Scripted by its co-star Michael White and directed by Miguel Arteta, Chuck and Buck was one of the most talked about films at this year’s Sundance festival. Its tale of two boyhood friends who meet up as adults is one that makes for an unsettling comedy – at times you don’t know whether to laugh or be appalled. In other words, it’s honest to life’s more complicated relationships and it’s not about to let the audience have an easy ride. In his late twenties, the eponymous Chuck (Chris Weitz) is an Adonis-like successful music producer with all the accessories that a fast L.A. life provides. In contrast, Buck (Michael White) is the weedy, stay-at-home boy who has never really grown up. When Buck’s mother dies, Chuck is invited to attend the funeral, precipitating an awkward reunion. For Buck, imagining that a childhood friendship can be forever, is prompted to follow his long-lost pal to L.A.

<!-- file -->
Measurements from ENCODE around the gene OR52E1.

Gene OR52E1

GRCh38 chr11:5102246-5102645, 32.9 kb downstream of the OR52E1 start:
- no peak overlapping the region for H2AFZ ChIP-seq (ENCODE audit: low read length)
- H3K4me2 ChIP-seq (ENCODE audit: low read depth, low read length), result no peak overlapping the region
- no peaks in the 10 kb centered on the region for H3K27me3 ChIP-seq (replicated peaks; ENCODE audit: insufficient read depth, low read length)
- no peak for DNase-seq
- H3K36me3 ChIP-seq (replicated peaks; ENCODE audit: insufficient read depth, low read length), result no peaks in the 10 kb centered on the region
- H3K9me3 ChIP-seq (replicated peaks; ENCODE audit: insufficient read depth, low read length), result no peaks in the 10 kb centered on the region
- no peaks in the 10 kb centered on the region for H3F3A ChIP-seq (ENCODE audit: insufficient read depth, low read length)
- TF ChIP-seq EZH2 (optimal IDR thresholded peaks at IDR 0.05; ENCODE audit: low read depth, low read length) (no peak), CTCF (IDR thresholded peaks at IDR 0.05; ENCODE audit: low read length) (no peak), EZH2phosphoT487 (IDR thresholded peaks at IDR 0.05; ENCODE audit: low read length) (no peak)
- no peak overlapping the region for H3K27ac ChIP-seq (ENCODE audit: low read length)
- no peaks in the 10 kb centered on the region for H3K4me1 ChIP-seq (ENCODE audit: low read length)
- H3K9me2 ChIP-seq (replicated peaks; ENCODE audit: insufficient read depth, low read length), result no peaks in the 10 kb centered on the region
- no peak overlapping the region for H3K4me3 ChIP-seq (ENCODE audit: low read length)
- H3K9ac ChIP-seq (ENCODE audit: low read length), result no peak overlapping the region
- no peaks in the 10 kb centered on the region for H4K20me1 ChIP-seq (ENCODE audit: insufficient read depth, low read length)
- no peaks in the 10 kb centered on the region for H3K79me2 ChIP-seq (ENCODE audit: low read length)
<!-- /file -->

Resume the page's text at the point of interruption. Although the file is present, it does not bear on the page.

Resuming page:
One could describe Chuck and Buck as a tale of obsessive love. Buck is still smitten, wanting to be like his friend and going to rather extreme lengths to prove it. This includes writing and putting on a show, ‘Hank and Frank’, a bizarre – but also hilarious – homage which the kindly theatre manageress with whom Buck strikes up a friendship, revealingly describes as ‘a homo-erotic misogynist love story.’ If potentially disturbing in its suggestion that Buck’s sexuality is infantalised, such a reading would deny Chuck and Buck’s manifold ambiguities. Fascinatingly funny, and ultimately quite touching.